To Hell in a Hand Basket: Non-Theistic Christianity
By: Rev’d Michael W. Millard+
Rector, Christ Memorial Episcopal Church
If you haven’t read the August 1st style piece in the Washington Post about the Dean of the National Cathedral in Washington, DC, or the follow up article in the American Spectator, you should read them both. Many exciting and interesting opinions flow from the mouth of the senior priest of what is considered by many to be the closest thing the United States has to an established house of worship. This is the venue for the massive state funerals of presidents and other dignitaries. It is the colonies’ Westminster Abbey. To the care of the Very Rev’d Gary Hall this grand cathedral has been entrusted.
Let’s begin with an interesting quote from the Post’s article about marriage:
Life experiences informed Hall’s unconventional views on marriage. (His parents were married seven times between them.) “We have this cartoon in America where you grow up, get married and stay the same person,” he says. “For the church to say, ‘No sex before marriage,’ is not realistic,” he argues, explaining that he has married at least 500 couples, only about five of whom did not live together beforehand. He believes that for the church to say it wants to celebrate marriage and honor marriage, the church needs to give some guidance on “how to live a life of faithfulness and integrity.” (emphasis added)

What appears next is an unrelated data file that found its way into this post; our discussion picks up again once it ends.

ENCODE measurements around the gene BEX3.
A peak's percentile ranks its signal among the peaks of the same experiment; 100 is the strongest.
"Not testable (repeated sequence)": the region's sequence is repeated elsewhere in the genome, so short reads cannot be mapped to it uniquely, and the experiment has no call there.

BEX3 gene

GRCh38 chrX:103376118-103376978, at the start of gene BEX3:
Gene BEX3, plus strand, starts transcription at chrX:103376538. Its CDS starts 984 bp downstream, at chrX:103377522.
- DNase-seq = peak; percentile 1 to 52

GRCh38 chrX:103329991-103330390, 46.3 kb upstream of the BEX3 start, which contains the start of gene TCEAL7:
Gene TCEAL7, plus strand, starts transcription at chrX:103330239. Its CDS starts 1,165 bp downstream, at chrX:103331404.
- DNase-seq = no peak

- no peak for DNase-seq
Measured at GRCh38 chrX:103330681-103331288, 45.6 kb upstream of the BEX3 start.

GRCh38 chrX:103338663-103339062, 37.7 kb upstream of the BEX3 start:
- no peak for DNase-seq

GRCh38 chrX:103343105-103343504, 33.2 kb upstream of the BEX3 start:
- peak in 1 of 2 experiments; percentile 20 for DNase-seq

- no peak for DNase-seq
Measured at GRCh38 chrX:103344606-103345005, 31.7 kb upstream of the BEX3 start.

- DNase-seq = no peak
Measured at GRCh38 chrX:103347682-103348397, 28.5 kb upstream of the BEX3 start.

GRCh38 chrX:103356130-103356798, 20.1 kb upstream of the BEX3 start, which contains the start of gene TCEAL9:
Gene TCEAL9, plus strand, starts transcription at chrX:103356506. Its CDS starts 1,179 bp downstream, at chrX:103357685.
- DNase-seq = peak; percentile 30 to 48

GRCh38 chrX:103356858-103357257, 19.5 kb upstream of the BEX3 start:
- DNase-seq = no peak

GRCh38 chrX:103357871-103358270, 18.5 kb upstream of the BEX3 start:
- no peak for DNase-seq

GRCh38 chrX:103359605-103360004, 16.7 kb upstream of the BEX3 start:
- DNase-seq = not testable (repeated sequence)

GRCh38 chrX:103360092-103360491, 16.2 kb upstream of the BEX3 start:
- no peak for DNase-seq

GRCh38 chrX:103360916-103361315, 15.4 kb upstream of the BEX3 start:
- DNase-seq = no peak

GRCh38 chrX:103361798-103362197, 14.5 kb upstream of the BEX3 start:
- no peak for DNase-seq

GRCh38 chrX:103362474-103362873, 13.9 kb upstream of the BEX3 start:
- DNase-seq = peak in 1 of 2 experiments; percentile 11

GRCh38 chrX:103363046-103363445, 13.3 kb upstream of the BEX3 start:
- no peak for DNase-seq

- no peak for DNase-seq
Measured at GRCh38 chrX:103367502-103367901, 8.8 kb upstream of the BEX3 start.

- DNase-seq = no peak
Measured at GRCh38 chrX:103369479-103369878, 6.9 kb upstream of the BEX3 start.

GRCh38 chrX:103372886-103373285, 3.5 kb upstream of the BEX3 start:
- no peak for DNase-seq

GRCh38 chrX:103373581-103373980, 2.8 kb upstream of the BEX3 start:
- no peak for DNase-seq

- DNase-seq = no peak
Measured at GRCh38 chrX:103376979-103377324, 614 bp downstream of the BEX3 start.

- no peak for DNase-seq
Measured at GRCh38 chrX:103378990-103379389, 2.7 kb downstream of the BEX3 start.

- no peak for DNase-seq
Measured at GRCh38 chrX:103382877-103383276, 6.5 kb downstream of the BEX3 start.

Perhaps unwittingly, he is absolutely right about one thing. The Church does need to provide much more guidance on ‘how to live a life of faithfulness and integrity’. I assume, however, that my take on this is somewhat different than his. Since I have been giving pre-marriage counseling to couples seeking to marry in the Episcopal Church most of them have been at least sleeping together if not co-habitating. My counsel is to stop it. Having people move out of homes or apartments is often difficult or impossible for a variety of reasons, but my requirement is that they stop having sex. The Bible does, and the Episcopal Church used to, teach that fornication is a violation of the God’s law. It is a sin, and if the Church were to once again embrace that teaching, then maybe we could give some proper guidance to our society about how to live with faithfulness and integrity.
I don’t think that is the direction Dean Hall plans to go, however:
Under Hall’s leadership, the cathedral announced it will start performing same-sex marriages. “Our position [the Church’s] has been don’t ask, don’t tell. We’ve been more about etiquette than ethics.
I might be wrong, but it seems that rather than returning to a traditional, Biblical understanding of human sexuality; I believe that Dean Hall prefers another option.
The big reveal, the money quote, if you will, of the Post’s piece is this:
He tells of sitting next to the renowned atheist Richard Dawkins at a dinner and discussing God. Hall told Dawkins,’I don’t believe in the God you don’t believe in either.’